'Fly Private': Traveler Backed for Refusing To Accommodate Child's Disease

A traveler is being backed for snapping at their seatmates after they asked them to not eat on the flight to avoid upsetting their son.

Writing to Reddit's popular r/AmITheA**hole subreddit, u/illf**ckineatyoutoo earned over 11,600 upvotes and 1,400 comments for their post, "[Am I the A**hole] for telling a family to fly private?"

The original poster (OP) says they were on a flight from New York to Los Angeles, and were seated next to a family with a 9-year-old boy. They say they've got Type 1 diabetes—the version of diabetes that usually manifests in adolescence—and they were having issues with the disease when they got on the plane. Knowing they had to eat in the next couple of hours, u/illf**ckineatyoutoo started to eat a snack.

That was when they started getting "dirty looks" from the parents, who asked them not to eat because of their son. Though they didn't elaborate at this time, the OP complied and figured they'd just eat when the flight attendant came by with snacks.

When that time came around, u/illf**ckineatyoutoo was about to order, but the child's father cut them off, telling the flight attendant "nothing for this row, we're all set here." The flight attendant went on her way, and u/illf**ckineatyoutoo hit the call button so they can get the snacks to ease their diabetes symptoms—but the boy's father interrupted them.

"The father says 'our son has prader-willi, we'd prefer it if you didn't eat because it causes tantrums when he doesn't know he can't eat and he's always hungry'. I'm close to a tantrum myself at this point and so I look him in the eye and say 'I do not care, fly private if you want to control your surroundings'," u/illf**ckineatyoutoo wrote.

The flight attendant returns and u/illf**ckineatyoutoo is able to order their snack, which they wolf down. They say they felt much better after eating, and are able to start to work while on the flight. But as they opened their laptop, the mother tried to interrupt, saying "I feel a calling to educate you about my son's disease."

"I felt my entire body clench up. She keeps talking to me and explaining how I'd made her son feel and I said 'listen lady, I don't f**king care, I'm going to handle my [Type 1 diabetes] the way I see fit and you're going to handle your son the way you see fit. I'm not endangering myself because you don't want to deal with a tantrum, if you want to control other people then you book all the seats in a row or you fucking fly private,'" u/illf**ckineatyoutoo wrote.

After the flight, they recounted the story to a friend who said they were wrong for acting that way and should have cut the family slack due to the son's Prader-Willi syndrome. They admit they also feel a bit bad for snapping, but "at the same time, I think that it's unavoidable if you're going into public and you're around others."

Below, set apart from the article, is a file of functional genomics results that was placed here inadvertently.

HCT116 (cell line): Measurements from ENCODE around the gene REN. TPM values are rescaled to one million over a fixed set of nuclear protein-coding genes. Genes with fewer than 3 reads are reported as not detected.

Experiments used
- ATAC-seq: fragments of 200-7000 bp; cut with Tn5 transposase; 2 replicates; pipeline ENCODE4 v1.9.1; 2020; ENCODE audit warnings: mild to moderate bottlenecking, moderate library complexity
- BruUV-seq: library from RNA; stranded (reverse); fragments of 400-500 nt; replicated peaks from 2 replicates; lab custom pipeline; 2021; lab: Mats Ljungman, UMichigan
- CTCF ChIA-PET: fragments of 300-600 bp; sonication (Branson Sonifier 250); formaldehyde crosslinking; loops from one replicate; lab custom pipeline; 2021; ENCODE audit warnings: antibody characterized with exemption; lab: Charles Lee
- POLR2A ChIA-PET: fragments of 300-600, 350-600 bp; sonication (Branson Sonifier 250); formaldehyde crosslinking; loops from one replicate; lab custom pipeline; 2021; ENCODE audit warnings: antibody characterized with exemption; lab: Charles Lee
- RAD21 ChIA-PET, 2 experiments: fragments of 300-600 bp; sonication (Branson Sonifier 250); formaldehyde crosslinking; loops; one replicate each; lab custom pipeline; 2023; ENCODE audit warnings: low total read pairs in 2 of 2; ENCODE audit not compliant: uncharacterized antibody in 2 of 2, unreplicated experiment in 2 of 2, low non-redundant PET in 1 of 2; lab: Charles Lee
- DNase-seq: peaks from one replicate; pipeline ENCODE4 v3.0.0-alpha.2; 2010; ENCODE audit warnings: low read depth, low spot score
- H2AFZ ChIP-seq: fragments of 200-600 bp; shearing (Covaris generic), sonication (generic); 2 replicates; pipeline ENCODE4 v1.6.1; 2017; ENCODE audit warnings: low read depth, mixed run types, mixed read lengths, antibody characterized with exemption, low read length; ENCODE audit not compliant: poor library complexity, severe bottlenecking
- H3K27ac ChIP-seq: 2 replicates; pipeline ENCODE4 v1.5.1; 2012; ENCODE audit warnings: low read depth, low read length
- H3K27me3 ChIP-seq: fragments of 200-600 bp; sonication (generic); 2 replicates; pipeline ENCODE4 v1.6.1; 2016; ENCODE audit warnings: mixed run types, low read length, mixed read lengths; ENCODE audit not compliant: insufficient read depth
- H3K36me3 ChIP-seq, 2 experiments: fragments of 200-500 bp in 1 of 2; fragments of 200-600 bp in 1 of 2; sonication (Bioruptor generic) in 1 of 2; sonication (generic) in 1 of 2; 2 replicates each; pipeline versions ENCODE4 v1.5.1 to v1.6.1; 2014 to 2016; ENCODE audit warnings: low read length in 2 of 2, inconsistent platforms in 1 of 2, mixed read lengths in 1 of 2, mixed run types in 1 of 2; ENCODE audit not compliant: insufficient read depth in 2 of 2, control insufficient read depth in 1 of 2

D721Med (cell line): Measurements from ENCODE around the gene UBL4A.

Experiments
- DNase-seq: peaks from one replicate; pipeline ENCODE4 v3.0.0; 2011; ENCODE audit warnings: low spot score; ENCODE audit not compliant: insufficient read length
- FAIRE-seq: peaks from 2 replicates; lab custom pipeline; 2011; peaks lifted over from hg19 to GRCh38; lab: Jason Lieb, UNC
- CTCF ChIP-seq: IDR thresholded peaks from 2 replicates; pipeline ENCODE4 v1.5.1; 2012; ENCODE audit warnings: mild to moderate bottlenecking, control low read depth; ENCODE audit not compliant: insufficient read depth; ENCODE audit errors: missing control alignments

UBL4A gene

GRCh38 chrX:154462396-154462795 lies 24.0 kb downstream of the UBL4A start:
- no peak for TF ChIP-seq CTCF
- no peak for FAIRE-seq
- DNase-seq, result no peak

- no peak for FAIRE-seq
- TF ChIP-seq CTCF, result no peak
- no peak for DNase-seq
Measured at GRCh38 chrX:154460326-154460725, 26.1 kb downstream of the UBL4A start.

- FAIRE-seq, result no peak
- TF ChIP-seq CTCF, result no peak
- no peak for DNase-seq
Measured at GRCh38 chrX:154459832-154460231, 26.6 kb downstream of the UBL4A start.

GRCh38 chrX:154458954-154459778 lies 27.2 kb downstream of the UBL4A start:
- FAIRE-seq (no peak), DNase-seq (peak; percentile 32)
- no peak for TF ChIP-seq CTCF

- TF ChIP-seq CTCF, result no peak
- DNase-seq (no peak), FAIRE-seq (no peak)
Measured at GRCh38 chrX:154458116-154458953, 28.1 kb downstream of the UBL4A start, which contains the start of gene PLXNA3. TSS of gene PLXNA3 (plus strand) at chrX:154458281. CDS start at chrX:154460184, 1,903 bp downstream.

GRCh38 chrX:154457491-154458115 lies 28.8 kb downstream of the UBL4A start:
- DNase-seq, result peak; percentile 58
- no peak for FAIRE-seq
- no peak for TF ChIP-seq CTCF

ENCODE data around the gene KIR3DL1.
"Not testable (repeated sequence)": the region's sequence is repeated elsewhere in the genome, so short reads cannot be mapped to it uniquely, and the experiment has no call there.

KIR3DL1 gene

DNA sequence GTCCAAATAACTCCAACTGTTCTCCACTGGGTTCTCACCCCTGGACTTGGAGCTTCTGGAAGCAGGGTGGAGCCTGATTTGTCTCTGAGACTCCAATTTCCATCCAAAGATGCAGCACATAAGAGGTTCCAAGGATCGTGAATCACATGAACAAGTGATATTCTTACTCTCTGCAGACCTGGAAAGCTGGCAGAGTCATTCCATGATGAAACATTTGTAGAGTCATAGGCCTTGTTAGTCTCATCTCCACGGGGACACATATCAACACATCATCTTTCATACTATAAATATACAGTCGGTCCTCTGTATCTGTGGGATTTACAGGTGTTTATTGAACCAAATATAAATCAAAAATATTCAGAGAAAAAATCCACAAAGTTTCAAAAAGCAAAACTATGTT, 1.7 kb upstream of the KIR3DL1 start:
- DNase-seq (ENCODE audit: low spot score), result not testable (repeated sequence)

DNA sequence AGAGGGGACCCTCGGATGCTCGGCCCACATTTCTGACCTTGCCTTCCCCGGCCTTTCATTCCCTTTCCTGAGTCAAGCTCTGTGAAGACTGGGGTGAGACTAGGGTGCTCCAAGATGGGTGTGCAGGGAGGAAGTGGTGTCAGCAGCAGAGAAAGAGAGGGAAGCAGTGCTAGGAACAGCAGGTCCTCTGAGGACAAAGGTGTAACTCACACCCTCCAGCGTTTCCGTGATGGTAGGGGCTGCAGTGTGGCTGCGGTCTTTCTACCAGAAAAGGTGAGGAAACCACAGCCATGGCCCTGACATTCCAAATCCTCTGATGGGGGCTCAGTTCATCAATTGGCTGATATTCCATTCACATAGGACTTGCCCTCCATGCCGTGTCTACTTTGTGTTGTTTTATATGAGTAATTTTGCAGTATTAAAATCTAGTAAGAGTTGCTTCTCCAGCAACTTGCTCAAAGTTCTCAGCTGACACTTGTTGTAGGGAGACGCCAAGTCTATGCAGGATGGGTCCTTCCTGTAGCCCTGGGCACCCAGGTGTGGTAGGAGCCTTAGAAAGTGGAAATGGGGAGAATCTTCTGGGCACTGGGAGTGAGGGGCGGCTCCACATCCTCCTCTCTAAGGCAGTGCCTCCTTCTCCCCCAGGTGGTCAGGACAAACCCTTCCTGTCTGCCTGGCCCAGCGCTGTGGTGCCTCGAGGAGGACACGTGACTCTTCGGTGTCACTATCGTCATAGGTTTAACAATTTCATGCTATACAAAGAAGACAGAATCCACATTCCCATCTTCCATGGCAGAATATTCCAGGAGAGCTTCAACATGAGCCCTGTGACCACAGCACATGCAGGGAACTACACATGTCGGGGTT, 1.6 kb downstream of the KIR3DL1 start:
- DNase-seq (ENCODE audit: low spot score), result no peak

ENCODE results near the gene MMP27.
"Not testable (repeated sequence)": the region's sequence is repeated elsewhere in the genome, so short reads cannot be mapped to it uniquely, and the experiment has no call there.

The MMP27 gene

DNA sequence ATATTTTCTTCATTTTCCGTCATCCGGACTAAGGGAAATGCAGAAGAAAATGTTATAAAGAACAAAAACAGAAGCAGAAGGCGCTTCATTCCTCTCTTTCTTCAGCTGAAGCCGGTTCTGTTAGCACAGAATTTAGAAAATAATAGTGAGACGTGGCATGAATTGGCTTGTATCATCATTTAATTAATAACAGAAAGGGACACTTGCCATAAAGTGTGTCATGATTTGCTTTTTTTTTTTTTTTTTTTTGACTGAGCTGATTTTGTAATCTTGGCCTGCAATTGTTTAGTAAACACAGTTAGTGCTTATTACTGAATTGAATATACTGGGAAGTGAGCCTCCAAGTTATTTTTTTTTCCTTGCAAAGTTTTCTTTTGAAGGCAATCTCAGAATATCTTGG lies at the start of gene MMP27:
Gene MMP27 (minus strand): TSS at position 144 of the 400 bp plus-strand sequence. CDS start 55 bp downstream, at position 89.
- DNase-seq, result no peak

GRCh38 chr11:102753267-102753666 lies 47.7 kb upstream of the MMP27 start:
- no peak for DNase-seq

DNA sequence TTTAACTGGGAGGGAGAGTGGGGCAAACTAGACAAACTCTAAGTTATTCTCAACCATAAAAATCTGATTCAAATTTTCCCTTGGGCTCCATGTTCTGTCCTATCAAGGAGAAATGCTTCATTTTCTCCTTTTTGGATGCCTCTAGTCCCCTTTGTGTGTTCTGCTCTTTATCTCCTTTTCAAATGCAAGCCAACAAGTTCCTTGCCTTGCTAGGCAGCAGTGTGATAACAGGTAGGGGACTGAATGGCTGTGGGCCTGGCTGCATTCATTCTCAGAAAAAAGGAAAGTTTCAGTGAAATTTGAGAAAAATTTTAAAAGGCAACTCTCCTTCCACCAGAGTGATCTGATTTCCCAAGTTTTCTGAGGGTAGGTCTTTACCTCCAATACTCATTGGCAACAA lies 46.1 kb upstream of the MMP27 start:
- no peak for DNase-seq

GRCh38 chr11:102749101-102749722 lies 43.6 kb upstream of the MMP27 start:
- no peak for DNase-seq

kid on flight prader-willi reddit aita diabetes
A traveler with Type 1 diabetes is being praised for refusing not to eat the snack they needed to feel better because they were seated near a child with Prader-Willi syndrome. Andrey Popov/Getty

Prader-Willi syndrome is a rare condition where those with it are always hungry. It's caused by missing or non-functioning genes on the 15th chromosome pair. Many people with it become overweight as their brains don't register when they're full.

Other symptoms include short stature, developmental delays, cognitive impairment and distinctive behavioral characteristics, such as temper tantrums, stubbornness and obsessive-compulsive tendencies, according to the Genetic and Rare Diseases Information Center. There are an estimated 400,000 people in the world with Prader-Willi syndrome.

The Air Carrier Access Act makes it illegal for airlines to discriminate against passengers due to disabilities. Though the act doesn't say anything about other passengers' reactions, when booking a flight, any special requirements should be brought up, so the airline can help find a solution accommodating their needs.

Other solutions for a problem like the one the family had would be, as u/illf**ckineatyoutoo suggested, buying an extra seat to complete the row, making sure there's no issue with another passenger.

Redditors were on u/illf**ckineatyoutoo's side.

"NTA," u/Substantial-Many-865 wrote in the top rated comment with over 20,500 upvotes. "Even if you didn't have diabetes. People dont get to come into public space and dictate anyone else's acceptable behaviour."

"I think you did very well to hold off until the flight attendant came around with the food service option, especially as you needed to eat to keep your blood sugar levels in check. I would be fuming if the stranger next to me thought they could dictate what I could order/eat. I get that their child has prader-willi and they're trying to negotiate that, however they can't surely think the way to go is to try ban anyone in sight of ever eating around their kid," u/Iheartyoucheeses wrote.

"That the mother wanted to 'educate you about her son's disease', I shuddered reading that sentence. Maybe it would have been better if she focused her energy on educating her son about his disease, and how to manage it in a public place," they continued. "Definitely NTA OP."

"My husband has T1D and there's no way in hell he'd have waited like OP did. It can be dangerous, life threateningly so," u/Alert-Potato wrote.

"NTA. Are you supposed to slip into a coma to accommodate their medical issue?" u/dwells2301 wrote.

Newsweek reached out to u/illf**ckineatyoutoo for comment.